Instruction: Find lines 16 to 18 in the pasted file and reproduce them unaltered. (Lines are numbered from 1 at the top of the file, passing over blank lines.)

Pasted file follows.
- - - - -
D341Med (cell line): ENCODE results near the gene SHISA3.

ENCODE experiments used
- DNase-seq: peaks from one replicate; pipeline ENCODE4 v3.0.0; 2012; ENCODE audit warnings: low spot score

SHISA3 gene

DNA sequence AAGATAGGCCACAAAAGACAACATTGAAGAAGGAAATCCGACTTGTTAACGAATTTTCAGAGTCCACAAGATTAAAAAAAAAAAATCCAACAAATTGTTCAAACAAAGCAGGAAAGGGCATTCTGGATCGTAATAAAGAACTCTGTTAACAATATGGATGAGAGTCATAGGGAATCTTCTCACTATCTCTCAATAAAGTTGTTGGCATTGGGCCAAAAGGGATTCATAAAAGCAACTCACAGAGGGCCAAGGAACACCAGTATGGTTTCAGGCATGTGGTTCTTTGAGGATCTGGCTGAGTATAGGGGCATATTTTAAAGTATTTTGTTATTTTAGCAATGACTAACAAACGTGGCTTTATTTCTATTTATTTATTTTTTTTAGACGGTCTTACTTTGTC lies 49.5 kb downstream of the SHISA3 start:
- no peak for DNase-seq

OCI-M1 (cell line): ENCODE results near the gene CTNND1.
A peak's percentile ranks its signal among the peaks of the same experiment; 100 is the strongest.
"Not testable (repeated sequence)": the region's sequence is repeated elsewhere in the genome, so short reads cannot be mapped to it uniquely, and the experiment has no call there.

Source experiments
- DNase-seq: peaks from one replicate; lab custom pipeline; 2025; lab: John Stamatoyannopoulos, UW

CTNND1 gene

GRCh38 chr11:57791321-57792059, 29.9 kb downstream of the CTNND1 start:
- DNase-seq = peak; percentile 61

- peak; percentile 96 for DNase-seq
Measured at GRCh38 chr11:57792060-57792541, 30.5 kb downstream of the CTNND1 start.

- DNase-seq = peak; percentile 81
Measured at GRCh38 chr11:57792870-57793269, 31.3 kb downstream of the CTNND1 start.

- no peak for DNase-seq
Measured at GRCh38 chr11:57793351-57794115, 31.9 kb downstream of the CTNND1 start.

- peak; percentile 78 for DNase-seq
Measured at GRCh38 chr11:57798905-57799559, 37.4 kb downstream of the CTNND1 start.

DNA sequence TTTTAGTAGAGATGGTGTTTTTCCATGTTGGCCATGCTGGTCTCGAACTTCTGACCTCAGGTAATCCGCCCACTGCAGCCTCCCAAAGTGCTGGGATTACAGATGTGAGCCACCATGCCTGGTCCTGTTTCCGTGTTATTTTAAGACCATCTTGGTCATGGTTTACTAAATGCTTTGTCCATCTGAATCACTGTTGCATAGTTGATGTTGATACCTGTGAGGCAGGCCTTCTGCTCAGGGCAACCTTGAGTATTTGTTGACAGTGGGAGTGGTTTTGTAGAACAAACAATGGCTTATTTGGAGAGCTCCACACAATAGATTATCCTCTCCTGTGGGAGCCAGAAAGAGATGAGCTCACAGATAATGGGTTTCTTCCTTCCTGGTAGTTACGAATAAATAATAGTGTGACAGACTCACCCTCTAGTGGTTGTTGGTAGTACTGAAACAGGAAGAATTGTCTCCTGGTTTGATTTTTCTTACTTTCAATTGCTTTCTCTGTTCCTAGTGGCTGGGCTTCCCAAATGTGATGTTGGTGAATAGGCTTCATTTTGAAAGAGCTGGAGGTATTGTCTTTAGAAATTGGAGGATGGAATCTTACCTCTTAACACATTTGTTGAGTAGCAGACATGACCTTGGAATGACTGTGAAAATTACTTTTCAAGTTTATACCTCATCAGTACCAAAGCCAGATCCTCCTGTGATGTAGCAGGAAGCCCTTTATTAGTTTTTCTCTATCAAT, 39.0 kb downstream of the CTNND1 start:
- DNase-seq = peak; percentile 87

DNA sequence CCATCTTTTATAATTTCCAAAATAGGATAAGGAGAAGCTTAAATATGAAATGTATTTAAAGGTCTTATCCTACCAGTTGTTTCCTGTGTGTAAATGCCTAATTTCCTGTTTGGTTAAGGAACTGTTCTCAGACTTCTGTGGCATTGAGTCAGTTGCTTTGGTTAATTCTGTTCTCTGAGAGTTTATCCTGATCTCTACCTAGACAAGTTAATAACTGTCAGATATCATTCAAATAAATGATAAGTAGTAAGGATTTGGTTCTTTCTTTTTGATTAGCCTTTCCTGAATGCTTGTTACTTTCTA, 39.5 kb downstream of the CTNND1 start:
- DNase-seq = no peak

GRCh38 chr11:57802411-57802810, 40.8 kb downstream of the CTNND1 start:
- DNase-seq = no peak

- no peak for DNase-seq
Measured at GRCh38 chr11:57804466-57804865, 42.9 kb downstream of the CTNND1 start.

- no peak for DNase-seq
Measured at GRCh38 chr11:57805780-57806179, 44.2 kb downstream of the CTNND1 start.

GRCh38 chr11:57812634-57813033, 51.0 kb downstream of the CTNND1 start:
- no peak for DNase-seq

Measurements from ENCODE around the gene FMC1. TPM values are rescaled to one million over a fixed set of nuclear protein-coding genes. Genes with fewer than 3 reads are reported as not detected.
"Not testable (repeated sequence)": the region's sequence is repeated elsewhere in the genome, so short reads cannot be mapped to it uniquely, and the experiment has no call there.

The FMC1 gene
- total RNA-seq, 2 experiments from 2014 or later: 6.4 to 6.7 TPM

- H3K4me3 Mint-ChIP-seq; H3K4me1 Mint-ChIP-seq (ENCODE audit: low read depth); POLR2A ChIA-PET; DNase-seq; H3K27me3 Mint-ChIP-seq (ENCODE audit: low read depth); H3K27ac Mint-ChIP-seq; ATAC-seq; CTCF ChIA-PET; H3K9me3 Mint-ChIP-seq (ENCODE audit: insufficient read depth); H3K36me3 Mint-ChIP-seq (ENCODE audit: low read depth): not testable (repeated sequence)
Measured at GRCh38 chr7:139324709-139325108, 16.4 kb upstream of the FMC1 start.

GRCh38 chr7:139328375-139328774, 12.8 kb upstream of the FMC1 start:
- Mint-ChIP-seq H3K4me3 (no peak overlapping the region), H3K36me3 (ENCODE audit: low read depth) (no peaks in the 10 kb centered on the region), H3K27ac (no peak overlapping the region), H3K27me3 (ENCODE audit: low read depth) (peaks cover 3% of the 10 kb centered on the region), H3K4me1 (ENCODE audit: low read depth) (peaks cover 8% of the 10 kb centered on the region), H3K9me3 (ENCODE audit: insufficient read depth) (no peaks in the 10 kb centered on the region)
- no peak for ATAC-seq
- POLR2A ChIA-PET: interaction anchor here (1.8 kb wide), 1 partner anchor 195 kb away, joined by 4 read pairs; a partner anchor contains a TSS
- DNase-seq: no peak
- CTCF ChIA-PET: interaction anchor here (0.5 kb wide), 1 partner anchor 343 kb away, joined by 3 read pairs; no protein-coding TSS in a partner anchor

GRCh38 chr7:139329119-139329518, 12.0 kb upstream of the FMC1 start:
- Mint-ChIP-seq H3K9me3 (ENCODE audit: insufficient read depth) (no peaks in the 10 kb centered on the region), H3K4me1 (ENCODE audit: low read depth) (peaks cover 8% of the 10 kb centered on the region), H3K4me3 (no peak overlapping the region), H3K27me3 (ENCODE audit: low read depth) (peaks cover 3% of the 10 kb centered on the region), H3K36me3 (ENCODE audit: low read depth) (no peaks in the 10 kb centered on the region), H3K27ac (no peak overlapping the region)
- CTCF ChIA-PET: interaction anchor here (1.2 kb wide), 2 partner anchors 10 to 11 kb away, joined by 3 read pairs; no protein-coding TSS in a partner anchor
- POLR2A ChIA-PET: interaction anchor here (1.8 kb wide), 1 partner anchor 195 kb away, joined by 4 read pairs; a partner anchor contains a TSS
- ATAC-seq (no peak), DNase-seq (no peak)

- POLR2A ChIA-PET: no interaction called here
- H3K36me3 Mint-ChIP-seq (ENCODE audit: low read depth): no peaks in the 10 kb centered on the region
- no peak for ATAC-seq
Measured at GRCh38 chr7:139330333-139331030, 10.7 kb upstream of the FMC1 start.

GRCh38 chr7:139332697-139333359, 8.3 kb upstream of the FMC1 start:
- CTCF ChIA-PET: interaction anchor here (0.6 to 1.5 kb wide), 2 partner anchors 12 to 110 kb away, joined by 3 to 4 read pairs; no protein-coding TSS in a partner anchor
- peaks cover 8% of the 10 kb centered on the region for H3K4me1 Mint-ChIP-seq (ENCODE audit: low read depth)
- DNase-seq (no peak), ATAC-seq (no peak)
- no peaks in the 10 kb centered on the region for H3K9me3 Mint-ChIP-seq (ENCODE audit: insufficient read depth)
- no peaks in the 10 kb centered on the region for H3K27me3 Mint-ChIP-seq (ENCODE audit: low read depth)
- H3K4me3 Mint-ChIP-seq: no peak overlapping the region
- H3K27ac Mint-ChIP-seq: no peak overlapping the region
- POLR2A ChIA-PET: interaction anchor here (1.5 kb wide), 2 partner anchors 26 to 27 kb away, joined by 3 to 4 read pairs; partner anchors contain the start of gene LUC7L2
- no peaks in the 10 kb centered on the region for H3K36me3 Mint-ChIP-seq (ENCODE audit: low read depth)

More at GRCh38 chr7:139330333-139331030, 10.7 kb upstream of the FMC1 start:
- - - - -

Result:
Measured at GRCh38 chr11:57792060-57792541, 30.5 kb downstream of the CTNND1 start.

- DNase-seq = peak; percentile 81
Measured at GRCh38 chr11:57792870-57793269, 31.3 kb downstream of the CTNND1 start.